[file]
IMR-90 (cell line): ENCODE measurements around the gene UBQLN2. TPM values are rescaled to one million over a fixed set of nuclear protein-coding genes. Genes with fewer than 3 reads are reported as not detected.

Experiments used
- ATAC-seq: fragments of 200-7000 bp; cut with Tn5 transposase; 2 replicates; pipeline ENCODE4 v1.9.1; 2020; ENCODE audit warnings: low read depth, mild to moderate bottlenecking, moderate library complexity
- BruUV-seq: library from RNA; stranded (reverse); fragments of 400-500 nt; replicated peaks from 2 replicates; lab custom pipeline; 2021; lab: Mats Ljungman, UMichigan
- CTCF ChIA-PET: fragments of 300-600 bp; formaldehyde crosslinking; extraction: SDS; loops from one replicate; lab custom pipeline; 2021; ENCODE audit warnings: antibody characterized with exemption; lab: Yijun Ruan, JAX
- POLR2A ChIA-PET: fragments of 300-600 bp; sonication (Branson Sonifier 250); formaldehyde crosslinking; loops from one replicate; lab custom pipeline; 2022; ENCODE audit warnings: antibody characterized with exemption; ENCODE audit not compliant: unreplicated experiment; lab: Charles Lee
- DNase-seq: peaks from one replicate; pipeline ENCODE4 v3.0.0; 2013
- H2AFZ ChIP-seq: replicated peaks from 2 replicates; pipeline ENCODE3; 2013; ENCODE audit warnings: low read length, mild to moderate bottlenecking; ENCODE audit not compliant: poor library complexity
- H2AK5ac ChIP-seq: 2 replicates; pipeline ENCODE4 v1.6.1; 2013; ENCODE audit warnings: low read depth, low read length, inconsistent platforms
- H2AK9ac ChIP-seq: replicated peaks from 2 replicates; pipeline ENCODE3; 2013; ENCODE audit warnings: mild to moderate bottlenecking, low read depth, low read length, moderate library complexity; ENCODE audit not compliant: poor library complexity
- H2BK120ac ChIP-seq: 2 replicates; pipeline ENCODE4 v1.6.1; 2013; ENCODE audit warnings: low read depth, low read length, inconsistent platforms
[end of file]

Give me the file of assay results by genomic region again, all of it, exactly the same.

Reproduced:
IMR-90 (cell line): ENCODE measurements around the gene UBQLN2. TPM values are rescaled to one million over a fixed set of nuclear protein-coding genes. Genes with fewer than 3 reads are reported as not detected.

Experiments used
- ATAC-seq: fragments of 200-7000 bp; cut with Tn5 transposase; 2 replicates; pipeline ENCODE4 v1.9.1; 2020; ENCODE audit warnings: low read depth, mild to moderate bottlenecking, moderate library complexity
- BruUV-seq: library from RNA; stranded (reverse); fragments of 400-500 nt; replicated peaks from 2 replicates; lab custom pipeline; 2021; lab: Mats Ljungman, UMichigan
- CTCF ChIA-PET: fragments of 300-600 bp; formaldehyde crosslinking; extraction: SDS; loops from one replicate; lab custom pipeline; 2021; ENCODE audit warnings: antibody characterized with exemption; lab: Yijun Ruan, JAX
- POLR2A ChIA-PET: fragments of 300-600 bp; sonication (Branson Sonifier 250); formaldehyde crosslinking; loops from one replicate; lab custom pipeline; 2022; ENCODE audit warnings: antibody characterized with exemption; ENCODE audit not compliant: unreplicated experiment; lab: Charles Lee
- DNase-seq: peaks from one replicate; pipeline ENCODE4 v3.0.0; 2013
- H2AFZ ChIP-seq: replicated peaks from 2 replicates; pipeline ENCODE3; 2013; ENCODE audit warnings: low read length, mild to moderate bottlenecking; ENCODE audit not compliant: poor library complexity
- H2AK5ac ChIP-seq: 2 replicates; pipeline ENCODE4 v1.6.1; 2013; ENCODE audit warnings: low read depth, low read length, inconsistent platforms
- H2AK9ac ChIP-seq: replicated peaks from 2 replicates; pipeline ENCODE3; 2013; ENCODE audit warnings: mild to moderate bottlenecking, low read depth, low read length, moderate library complexity; ENCODE audit not compliant: poor library complexity
- H2BK120ac ChIP-seq: 2 replicates; pipeline ENCODE4 v1.6.1; 2013; ENCODE audit warnings: low read depth, low read length, inconsistent platforms